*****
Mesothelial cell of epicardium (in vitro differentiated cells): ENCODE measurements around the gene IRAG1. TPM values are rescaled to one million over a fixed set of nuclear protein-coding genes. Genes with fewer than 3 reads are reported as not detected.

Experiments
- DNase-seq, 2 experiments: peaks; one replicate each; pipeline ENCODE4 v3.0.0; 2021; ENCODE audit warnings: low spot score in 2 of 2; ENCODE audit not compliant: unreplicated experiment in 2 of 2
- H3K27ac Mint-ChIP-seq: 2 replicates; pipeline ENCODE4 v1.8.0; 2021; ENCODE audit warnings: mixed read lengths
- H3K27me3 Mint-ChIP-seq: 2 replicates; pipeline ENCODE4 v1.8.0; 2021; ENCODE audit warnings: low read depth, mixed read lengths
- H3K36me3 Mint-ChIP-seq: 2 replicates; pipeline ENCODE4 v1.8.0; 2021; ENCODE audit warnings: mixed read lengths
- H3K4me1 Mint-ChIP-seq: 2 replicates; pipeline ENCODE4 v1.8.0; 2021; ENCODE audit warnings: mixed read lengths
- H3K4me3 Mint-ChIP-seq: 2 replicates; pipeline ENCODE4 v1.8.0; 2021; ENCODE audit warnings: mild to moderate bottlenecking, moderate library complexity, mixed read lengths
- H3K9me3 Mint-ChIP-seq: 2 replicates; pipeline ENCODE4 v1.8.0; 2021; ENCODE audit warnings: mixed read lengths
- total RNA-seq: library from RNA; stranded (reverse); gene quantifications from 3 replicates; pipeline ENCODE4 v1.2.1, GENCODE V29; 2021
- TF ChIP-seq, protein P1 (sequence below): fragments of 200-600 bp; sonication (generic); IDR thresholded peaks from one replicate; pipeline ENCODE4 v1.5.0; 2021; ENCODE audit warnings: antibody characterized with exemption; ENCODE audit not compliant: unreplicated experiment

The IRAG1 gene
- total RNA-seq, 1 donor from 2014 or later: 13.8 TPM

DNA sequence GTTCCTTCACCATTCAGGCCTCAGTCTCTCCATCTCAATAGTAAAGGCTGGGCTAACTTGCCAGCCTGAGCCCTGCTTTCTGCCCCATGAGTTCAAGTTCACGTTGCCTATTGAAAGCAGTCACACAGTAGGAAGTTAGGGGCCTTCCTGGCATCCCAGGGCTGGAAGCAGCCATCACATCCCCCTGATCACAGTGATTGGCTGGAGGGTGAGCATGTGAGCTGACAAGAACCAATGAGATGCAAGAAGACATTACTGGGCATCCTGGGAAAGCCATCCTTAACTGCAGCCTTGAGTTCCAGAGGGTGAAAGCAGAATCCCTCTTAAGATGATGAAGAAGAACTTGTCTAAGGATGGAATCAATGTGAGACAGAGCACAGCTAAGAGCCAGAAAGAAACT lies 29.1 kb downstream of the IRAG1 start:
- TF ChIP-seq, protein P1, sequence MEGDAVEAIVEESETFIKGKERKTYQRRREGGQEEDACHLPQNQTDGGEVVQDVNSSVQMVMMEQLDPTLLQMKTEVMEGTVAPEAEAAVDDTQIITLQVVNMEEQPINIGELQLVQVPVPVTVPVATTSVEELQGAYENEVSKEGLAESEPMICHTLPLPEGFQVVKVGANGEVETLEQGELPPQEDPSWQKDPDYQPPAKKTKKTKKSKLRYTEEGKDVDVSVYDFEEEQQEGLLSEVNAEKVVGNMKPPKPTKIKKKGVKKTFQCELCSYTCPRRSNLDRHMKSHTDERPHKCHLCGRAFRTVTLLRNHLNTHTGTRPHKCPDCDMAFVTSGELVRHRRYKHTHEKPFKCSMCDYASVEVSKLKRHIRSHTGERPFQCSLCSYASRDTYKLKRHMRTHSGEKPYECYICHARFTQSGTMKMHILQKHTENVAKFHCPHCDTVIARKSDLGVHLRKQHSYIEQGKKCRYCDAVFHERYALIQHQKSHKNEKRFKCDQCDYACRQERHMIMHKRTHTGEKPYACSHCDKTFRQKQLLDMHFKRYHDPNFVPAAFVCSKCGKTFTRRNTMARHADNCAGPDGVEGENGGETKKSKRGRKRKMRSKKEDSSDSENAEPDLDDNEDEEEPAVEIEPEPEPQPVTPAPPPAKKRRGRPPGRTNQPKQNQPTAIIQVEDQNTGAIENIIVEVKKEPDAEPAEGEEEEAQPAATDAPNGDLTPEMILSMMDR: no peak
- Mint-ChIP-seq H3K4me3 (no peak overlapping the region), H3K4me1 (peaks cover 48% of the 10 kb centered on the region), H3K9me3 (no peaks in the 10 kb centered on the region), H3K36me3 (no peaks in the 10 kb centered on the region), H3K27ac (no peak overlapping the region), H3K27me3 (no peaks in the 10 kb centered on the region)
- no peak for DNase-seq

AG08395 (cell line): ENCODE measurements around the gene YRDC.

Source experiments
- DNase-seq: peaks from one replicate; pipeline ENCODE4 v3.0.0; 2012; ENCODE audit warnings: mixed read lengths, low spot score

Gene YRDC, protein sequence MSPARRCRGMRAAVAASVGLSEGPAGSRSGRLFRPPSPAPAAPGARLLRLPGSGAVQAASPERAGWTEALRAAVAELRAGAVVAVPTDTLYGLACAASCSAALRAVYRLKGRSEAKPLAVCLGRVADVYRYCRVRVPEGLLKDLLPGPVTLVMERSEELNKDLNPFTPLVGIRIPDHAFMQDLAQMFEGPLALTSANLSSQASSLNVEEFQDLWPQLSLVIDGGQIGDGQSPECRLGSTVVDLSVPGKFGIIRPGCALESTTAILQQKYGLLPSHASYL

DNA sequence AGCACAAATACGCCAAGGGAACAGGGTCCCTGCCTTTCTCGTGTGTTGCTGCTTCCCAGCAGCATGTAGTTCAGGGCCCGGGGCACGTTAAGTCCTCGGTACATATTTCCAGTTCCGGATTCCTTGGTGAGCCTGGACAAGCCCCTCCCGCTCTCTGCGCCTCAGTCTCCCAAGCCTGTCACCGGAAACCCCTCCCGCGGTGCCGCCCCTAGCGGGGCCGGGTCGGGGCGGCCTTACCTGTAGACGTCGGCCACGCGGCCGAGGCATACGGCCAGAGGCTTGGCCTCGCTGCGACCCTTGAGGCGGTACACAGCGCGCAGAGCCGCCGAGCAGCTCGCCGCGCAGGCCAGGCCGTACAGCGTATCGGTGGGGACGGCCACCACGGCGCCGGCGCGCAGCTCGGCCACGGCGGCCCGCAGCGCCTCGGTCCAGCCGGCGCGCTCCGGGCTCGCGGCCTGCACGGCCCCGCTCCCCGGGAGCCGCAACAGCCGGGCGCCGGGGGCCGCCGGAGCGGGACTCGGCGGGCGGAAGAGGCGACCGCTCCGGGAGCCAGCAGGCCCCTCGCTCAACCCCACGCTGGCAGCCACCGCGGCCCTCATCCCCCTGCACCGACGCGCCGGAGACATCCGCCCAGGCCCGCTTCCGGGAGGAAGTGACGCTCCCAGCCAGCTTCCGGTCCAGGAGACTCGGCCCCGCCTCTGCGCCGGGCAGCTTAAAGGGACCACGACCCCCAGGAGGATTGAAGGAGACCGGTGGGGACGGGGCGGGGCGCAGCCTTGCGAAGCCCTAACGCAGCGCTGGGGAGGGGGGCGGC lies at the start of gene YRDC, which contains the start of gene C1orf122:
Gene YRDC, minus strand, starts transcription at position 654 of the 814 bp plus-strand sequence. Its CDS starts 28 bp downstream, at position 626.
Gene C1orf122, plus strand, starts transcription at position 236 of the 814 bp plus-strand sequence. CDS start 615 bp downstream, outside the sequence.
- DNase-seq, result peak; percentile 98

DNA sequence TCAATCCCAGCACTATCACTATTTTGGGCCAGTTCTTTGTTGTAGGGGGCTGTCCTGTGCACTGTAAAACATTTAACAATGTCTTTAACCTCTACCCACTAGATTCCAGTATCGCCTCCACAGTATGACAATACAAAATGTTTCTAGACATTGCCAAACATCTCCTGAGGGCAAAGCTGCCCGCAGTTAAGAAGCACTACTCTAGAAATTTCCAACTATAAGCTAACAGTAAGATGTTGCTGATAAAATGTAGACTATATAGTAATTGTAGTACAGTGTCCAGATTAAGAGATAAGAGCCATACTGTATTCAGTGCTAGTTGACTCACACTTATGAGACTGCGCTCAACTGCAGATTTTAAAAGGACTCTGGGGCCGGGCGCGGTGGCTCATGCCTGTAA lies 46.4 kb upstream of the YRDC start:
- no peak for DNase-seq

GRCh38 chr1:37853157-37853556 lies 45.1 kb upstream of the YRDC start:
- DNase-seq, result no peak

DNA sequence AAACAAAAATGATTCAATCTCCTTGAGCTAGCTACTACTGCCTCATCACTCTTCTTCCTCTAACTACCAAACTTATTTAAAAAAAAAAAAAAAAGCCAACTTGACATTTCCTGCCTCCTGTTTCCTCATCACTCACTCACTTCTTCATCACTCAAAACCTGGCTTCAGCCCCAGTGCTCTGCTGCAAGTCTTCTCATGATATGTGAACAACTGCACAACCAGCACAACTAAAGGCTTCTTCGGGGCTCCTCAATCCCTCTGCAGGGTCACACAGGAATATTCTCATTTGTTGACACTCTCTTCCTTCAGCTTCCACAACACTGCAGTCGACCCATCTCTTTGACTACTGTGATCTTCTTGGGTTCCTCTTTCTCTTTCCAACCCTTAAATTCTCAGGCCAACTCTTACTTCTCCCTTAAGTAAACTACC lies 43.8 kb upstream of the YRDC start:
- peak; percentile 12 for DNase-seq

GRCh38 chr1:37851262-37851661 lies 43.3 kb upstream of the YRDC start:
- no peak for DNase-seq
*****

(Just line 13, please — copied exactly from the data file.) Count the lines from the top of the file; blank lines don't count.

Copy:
- total RNA-seq, 1 donor from 2014 or later: 13.8 TPM